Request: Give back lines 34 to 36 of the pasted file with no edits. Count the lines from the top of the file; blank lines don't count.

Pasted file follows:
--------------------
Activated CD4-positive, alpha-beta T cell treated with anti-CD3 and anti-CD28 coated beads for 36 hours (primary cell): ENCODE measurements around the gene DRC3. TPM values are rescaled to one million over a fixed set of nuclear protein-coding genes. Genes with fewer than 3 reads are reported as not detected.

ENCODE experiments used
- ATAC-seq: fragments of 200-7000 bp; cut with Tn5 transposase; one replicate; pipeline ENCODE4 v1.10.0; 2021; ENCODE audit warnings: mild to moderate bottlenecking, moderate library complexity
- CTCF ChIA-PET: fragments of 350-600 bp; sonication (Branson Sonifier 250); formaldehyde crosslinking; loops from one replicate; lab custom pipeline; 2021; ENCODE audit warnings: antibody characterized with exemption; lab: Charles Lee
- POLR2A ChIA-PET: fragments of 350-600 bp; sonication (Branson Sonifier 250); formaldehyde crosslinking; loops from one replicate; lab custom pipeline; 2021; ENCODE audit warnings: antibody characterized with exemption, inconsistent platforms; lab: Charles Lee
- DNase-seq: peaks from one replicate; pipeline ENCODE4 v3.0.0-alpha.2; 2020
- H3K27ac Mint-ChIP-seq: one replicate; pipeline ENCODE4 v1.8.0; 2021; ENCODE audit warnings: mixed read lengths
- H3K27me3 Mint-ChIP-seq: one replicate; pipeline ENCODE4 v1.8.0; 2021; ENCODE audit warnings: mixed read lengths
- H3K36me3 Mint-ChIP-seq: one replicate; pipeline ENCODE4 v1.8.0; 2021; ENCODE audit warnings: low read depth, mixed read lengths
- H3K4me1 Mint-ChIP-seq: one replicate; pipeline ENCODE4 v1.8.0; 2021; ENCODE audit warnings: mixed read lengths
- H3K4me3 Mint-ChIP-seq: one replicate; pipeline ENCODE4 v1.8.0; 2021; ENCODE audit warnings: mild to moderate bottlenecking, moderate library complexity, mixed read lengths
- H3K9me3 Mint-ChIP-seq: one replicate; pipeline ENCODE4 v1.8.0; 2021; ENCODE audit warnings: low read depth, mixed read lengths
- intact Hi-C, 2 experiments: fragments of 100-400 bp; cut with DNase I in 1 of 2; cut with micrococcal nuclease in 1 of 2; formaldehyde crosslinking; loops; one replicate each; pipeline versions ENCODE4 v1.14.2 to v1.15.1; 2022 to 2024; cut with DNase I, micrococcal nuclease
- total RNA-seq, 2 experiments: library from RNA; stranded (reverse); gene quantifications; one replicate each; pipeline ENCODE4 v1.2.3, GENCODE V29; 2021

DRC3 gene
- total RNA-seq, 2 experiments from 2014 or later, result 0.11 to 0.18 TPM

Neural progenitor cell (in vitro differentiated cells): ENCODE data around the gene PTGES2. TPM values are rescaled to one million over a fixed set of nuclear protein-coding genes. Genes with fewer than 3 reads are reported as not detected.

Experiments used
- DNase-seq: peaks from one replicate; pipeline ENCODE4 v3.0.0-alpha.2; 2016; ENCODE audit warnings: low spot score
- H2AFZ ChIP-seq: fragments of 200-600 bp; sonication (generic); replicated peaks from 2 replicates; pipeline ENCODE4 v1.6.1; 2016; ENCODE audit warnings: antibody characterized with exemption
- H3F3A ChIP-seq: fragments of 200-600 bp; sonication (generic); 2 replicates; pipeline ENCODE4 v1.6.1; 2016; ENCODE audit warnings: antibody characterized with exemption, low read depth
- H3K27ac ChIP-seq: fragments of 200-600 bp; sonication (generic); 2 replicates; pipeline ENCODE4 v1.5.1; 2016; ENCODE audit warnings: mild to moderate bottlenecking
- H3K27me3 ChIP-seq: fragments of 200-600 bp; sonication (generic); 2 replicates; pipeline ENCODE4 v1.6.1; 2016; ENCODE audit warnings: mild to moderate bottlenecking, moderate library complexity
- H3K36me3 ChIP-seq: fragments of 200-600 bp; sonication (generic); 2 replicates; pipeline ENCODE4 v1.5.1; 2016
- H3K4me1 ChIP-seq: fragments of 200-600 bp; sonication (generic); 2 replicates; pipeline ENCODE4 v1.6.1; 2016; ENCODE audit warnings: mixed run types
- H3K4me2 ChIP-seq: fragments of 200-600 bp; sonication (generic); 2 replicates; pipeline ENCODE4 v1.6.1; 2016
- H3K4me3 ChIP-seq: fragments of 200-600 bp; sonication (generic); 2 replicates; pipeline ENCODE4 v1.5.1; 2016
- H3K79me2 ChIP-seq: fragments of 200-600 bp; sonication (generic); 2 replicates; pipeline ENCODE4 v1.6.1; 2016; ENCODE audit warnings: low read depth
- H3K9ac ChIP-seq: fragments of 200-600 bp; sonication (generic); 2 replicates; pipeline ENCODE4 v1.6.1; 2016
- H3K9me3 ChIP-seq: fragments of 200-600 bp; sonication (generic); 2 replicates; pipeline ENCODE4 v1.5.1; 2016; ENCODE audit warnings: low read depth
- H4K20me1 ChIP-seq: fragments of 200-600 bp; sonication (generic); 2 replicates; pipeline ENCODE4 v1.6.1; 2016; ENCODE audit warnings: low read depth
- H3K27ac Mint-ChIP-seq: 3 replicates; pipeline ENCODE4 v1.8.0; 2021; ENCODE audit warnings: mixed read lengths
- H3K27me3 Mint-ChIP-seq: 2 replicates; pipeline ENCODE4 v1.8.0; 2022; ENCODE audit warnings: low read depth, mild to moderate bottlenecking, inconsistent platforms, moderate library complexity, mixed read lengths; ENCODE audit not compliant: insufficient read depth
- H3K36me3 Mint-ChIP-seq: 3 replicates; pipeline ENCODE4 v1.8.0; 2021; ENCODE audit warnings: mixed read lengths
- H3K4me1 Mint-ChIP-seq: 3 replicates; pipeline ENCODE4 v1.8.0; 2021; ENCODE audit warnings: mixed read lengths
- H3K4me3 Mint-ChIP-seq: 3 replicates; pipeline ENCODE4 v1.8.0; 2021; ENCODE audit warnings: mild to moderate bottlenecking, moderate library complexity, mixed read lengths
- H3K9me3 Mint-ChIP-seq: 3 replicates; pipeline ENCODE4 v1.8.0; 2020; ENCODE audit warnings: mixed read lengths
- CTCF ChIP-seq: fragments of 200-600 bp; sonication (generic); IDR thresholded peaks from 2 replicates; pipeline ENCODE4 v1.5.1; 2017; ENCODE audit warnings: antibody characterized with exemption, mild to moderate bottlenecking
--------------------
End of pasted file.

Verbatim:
- H3K36me3 Mint-ChIP-seq: 3 replicates; pipeline ENCODE4 v1.8.0; 2021; ENCODE audit warnings: mixed read lengths
- H3K4me1 Mint-ChIP-seq: 3 replicates; pipeline ENCODE4 v1.8.0; 2021; ENCODE audit warnings: mixed read lengths
- H3K4me3 Mint-ChIP-seq: 3 replicates; pipeline ENCODE4 v1.8.0; 2021; ENCODE audit warnings: mild to moderate bottlenecking, moderate library complexity, mixed read lengths